Posted by: A Part of the Solution | September 22, 2010

The Orchard Plan

We’re getting ready to place our orders with suppliers who can provide us with (modified for disease resistance) heirloom fruit trees on the farm. We want an orchard in the field to the east of the pond. We want an orchard with apples, peaches, cherries and quince to start. We want an orchard that has room for cane fruit: blackberries, raspberries &tc. We want an orchard which will accommodate our desire for blueberries, lots of blueberries. We want an orchard plan which will carry people from strawberries and cherries in June right through to the last apples and quince in November.

We don’t want much, do we?

We consulted with our favorite fruit tree specialist about the odds of planting fruit tree whips in Autumn instead of early Spring. Her verdict was Autumn, even in a drought year, was easier on the young trees and gave them a better shot at getting enough moisture than Spring into Summer would–without intensive irrigation cycles in place. So we’re still aiming for this fall. And that same expert shared with us that we should wait until the end of October to put the trees in, so they’d be dormant and under less stress as they adjusted to their new home turf.

For apples, I’m thinking about Gravenstein and State Fair as our earliest varietals. Then I’m looking at a who’s who of great oldies: Cox Orange Pippin, Winesap, Northern Spy, Braeburn, Arkansas Black, Ashmead’s Kernel and Lady Apples (cause they’re just so darned cute). I wanted different textures, uses, and colors as well as a long season from the apples. If anybody reading this has some alternative suggestions, I’m open to taking advice and listening to opinions.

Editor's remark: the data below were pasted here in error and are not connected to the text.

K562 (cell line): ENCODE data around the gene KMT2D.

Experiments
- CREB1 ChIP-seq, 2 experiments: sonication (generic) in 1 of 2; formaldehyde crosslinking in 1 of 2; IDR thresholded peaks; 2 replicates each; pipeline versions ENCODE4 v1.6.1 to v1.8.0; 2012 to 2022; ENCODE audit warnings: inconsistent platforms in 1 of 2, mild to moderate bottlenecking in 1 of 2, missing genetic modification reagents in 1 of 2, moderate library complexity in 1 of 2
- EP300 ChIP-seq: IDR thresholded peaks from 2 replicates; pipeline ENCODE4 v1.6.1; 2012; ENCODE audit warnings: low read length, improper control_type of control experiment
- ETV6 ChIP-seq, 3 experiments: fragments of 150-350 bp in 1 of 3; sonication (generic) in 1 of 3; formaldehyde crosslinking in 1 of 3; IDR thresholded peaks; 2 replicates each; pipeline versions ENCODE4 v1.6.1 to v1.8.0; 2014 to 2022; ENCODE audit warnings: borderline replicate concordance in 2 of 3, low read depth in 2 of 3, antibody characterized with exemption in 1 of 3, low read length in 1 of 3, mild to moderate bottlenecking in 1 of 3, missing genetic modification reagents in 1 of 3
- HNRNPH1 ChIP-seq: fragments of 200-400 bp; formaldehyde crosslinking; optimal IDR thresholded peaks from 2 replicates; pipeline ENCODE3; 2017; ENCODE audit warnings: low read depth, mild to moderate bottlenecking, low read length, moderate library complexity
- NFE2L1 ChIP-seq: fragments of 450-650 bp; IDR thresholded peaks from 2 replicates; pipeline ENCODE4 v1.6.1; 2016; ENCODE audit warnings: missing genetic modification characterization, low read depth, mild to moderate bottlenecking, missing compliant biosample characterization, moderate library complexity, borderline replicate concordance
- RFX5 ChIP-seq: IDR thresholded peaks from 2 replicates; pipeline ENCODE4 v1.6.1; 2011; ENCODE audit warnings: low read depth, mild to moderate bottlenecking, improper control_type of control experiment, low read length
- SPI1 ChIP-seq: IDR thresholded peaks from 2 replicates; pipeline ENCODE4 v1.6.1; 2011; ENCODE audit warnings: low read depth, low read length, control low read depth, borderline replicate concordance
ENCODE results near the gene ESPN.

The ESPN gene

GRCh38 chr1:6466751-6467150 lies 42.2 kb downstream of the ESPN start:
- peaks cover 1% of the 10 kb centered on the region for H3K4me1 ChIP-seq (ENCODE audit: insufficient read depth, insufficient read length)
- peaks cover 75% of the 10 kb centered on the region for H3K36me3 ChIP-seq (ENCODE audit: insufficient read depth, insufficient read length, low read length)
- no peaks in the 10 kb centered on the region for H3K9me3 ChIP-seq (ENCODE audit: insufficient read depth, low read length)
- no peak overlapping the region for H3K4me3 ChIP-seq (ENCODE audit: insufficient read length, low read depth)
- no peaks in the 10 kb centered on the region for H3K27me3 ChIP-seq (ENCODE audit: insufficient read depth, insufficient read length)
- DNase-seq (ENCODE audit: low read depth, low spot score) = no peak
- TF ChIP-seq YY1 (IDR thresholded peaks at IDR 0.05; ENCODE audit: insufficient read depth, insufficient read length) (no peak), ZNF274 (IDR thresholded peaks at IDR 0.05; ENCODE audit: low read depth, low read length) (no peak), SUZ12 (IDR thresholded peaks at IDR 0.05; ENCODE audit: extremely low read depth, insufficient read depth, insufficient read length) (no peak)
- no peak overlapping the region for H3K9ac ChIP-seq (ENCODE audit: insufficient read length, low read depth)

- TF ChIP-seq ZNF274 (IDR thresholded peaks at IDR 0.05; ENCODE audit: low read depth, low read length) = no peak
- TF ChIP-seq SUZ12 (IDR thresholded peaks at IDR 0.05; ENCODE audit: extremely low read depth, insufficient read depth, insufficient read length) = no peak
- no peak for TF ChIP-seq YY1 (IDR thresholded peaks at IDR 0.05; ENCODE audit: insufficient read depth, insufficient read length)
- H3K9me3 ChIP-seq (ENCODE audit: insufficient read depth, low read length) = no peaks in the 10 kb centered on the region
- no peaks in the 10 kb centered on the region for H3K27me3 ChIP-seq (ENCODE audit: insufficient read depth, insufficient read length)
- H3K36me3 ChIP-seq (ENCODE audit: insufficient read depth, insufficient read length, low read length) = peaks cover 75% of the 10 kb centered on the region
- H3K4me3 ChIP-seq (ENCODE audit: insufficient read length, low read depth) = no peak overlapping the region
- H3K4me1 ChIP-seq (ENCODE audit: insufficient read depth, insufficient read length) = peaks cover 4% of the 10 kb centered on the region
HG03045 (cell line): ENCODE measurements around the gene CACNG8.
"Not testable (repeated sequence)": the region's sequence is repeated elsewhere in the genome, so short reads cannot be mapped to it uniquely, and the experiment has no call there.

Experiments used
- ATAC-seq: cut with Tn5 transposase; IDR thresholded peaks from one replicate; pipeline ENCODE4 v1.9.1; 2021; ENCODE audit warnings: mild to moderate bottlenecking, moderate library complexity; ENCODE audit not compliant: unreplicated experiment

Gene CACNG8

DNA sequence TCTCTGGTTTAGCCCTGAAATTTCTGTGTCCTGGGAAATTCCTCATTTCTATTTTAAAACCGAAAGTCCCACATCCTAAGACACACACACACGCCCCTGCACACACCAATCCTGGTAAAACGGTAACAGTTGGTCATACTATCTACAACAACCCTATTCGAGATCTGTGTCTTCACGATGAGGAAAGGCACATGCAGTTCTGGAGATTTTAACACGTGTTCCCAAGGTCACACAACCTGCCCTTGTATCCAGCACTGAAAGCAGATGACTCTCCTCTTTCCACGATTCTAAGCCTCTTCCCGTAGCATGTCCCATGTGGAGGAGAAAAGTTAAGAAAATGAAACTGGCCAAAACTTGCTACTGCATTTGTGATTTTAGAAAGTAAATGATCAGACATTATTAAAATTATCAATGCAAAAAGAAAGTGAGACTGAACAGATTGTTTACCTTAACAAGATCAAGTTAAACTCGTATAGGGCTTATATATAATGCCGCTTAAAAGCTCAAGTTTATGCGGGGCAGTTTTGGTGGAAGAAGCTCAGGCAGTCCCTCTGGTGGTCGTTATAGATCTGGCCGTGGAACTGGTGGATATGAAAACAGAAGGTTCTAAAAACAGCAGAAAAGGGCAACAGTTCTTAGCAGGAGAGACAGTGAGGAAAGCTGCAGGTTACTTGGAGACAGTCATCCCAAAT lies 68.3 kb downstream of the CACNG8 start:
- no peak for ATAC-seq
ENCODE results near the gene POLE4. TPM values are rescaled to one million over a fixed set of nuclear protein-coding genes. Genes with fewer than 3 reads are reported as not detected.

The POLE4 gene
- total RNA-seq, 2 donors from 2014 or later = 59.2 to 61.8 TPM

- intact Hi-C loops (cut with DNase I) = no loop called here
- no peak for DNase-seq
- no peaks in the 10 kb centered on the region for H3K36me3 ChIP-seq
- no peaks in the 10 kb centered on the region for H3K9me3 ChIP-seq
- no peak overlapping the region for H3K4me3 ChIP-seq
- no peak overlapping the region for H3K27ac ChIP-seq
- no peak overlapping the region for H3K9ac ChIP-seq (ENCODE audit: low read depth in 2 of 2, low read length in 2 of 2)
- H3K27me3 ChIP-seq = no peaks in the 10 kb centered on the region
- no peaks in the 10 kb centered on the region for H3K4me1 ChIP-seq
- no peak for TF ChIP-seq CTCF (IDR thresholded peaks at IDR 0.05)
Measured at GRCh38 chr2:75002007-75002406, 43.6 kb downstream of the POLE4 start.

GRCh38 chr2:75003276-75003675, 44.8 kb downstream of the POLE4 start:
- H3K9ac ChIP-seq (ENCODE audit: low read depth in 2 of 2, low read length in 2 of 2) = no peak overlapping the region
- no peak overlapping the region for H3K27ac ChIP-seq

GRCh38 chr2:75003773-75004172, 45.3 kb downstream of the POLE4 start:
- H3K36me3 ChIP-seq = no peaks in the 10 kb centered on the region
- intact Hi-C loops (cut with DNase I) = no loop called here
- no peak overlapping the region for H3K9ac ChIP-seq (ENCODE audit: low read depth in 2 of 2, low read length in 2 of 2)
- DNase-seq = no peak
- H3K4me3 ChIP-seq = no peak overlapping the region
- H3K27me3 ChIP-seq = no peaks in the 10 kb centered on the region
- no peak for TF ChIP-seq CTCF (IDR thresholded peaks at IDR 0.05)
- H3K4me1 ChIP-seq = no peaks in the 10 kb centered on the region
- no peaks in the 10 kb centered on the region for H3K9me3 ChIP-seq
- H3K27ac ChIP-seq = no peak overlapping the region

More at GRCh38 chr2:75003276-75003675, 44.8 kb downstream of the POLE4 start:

In cherries, I want both sweet and tart. Within sweet, I want both red and blush. For tart, I’m thinking the classics: Early Richmond and Montmorency (with possibly the more modern Balaton). Cherries are sensitive to diseases passed from their wild cousins. I’ll be planting cherry trees along the roadside, the lane and over by the WWOOfing housing, since they won’t do well surrounded by those feral cherry trees over in the middle back field.

For sweet, red cherries I’m thinking about Rynbrandt, Schmidt’s Biggareau, Hedelfingen and Hudson. For blush cherries, I want White Gold, Royal Ane, Emperor Francis and Gold. These too will be planted in locations sufficiently distant from the wooded strips and forests that they will stand some likelihood of survival against whatever diseases the wild cherries may be suffering.

For quince, I want a selection of Chaenomeles (Japonica Quince) so that they’ll be fertile and I can make Quince Liqueur again. I also want the actual quince trees: Portugal, Smyrna and Orange out to make a nice selection. And they’ll make even better preserves, jellies and membrillos.

In blueberries, I’m thinking Chippewa, Draper, Chandler and Brigitta. These will extend the season such that we can have fresh blueberries from early July right through August. Talk about desirable and delicious.